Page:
It is said that imagination is the most powerful tool humans have.
You’ve got the Power!
We have touched imagination several times already while talking about brainstorming — but these were mostly motivational statements. Motivation is important, and you will find more of it here. However, the main purpose of this chapter is to suggest and discuss several practical methods which will give you the needed boost to launch your independent interpretation session. These methods prove that using your imagination is a skill that can be acquired and implemented by anyone willing to put in the time and thought. Considering you already have a bank of ideas to work with generated during brainstorming, you are off for a good start.
I would also like to encourage you to develop your own techniques. Nothing here is written in stone. I will try to reveal how I arrive at these methods, and hopefully outline the blueprint for the whole process — to offer the fishing rod along with some fish. However, when dealing with imagination, there are always the unknowables of inspiration, epiphanies, meditation induced revelations and such and sundry of mental and spiritual paths. Once again, I would suggest not to lock on a single known method and always leave room for… your imagination to work the wonders.
It’s Your Show
One of the crucial — for all of us — notions to internalize declares that when we interpret a work of art it doesn’t matter, at this stage, what we think the artist meant to express or convey. There is a widespread and generally accepted principle that once a work of art leaves the studio, once it is out there, it is yours to interpret any way you like. This is a heavy burden to take off of your mind; your imagination would soar like an air balloon after jettisoning some ballast.
Everything goes. Too many good ideas get stifled on the altar of “high” and “low” brow differentiations. There is no high and there is no low — there are only good arguments, based on good logic and supported by actual examples. Every work of art can be spun to suit your ideas, as long as you arrive at the conclusion via a series of sensible claims.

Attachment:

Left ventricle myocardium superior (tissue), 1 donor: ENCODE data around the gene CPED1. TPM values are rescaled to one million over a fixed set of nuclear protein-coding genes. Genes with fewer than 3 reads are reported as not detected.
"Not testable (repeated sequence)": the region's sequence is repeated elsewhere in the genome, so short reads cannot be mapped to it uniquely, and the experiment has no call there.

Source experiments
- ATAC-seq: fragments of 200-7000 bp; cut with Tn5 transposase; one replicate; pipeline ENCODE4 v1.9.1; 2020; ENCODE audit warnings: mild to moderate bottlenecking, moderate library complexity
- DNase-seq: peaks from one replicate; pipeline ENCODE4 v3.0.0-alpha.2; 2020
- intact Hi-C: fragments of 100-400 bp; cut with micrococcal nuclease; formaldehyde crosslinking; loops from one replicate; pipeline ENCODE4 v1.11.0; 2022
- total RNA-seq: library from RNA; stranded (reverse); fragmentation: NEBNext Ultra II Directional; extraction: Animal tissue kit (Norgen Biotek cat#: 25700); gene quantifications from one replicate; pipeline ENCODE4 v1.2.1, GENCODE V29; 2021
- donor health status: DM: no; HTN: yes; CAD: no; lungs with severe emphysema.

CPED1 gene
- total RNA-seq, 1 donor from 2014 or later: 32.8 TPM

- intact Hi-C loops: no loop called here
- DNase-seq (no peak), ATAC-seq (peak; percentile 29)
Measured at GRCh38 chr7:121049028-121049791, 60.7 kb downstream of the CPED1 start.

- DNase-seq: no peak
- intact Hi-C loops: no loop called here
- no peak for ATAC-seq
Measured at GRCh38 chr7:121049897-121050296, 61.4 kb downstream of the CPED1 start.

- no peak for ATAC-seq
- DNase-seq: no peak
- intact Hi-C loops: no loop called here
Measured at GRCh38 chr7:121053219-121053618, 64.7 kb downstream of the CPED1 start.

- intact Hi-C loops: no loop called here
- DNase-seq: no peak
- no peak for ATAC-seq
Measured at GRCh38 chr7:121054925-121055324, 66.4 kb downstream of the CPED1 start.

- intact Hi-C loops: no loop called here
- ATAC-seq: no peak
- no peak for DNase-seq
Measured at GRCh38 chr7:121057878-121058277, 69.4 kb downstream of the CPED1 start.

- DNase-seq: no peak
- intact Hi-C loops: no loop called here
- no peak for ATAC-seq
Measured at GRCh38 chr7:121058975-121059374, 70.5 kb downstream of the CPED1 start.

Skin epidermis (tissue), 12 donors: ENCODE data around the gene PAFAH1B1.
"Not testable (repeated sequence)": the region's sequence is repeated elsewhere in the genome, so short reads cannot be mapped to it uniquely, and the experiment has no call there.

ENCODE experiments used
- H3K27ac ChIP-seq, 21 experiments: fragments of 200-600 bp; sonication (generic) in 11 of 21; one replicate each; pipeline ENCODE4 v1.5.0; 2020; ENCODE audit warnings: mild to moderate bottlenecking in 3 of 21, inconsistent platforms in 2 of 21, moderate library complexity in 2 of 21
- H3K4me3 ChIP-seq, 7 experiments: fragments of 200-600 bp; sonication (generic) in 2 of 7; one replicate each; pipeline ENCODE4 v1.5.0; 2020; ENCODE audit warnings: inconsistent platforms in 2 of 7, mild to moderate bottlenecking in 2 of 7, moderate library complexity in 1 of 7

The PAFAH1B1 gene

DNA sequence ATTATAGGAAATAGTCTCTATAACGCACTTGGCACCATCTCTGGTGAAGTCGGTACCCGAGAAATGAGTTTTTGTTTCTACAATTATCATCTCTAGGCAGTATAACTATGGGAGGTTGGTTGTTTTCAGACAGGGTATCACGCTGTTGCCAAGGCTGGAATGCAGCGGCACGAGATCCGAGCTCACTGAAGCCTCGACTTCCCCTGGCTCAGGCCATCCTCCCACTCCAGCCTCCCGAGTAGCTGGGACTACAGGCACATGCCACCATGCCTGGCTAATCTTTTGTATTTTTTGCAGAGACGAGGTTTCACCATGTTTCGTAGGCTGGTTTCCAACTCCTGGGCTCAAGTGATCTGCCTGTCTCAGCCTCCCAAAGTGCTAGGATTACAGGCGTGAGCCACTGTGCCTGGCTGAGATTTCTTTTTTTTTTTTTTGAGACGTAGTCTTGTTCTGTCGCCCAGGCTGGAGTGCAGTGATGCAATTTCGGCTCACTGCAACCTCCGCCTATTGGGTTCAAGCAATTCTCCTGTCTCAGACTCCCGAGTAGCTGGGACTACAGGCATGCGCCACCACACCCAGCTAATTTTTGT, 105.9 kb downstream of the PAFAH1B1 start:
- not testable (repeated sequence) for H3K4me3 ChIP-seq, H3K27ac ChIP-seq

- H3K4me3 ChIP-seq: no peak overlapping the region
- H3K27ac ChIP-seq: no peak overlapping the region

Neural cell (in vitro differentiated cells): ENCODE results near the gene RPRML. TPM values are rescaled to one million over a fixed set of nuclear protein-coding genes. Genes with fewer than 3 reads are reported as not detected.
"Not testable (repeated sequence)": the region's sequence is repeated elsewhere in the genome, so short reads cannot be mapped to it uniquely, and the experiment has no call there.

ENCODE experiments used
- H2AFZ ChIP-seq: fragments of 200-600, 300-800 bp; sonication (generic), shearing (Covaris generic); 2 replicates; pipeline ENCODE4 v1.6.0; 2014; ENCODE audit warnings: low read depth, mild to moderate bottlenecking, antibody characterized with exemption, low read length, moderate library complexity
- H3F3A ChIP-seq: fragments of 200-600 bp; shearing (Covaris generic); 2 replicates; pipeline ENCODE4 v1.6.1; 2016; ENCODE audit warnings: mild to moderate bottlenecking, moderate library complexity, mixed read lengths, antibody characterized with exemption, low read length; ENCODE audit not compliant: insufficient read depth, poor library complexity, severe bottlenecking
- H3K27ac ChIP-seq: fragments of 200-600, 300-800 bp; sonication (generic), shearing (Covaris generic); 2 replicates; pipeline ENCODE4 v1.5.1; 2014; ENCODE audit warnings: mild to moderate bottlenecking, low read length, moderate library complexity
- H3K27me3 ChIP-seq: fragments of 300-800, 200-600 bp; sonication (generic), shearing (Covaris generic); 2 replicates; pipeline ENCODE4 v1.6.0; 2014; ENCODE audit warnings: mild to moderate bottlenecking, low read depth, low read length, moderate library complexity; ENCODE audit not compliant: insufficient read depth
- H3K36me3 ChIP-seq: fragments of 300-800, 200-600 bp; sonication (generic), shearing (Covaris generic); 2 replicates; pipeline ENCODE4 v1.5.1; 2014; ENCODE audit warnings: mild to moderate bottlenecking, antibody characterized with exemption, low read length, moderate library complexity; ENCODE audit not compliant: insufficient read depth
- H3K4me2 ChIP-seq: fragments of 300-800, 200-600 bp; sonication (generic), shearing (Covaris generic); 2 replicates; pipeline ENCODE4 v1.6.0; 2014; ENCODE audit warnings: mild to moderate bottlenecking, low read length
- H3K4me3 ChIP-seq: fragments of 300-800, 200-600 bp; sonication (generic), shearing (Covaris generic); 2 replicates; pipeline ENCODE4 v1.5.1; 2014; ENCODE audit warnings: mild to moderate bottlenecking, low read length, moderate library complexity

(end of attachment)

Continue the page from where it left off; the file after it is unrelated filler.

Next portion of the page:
Some theories suppose that the artist’s personal biography is tightly linked with his artwork; psychoanalysis would be one such theory. However, there are also opposite views, which position works of art independently of the creator’s persona, making emphasis on the piece itself rather than on surrounding trivia. In my opinion, you do not have to adhere to neither of the trends: just be aware that they exist, and use either, when needed, for your purposes. Perhaps this is an intellectual opportunism, but then, art interpretation is an inherently opportunistic activity.
Even if the artist offers a ready made interpretation, his or her ideas cannot determine what the art piece means for you. The author does not own other people’s thoughts on his own creation and everyone has the right to interpret it. This leads, once again to incredible freedom.
In many ways, imagination is all about the possibilities. The painting you see in front you was the arriving point for the artist, but it is one of departure for you. Paradoxically, our ignorance of the private process of painting puts us into an advantageous position. Even if you arrive at the same conclusions about the piece, you may choose a different route — and it is the route that matters, as it describes your own analytical interpretative process — something both an artist and an instructor would want and demand to see.
Therefore, “what could have been” and, subsequently, “what should have been” will be the focus of the next parts of this chapter. We will learn techniques to engage in a battle of minds and creative thought with the artist and her work, with the clear objective to win — to formulate concepts and theories and impose them on the work of art as if they were intended by the artist herself. We will learn to decipher and interpret art with the same tool the artist used to make it — imagination.
Stay tuned for Part 2!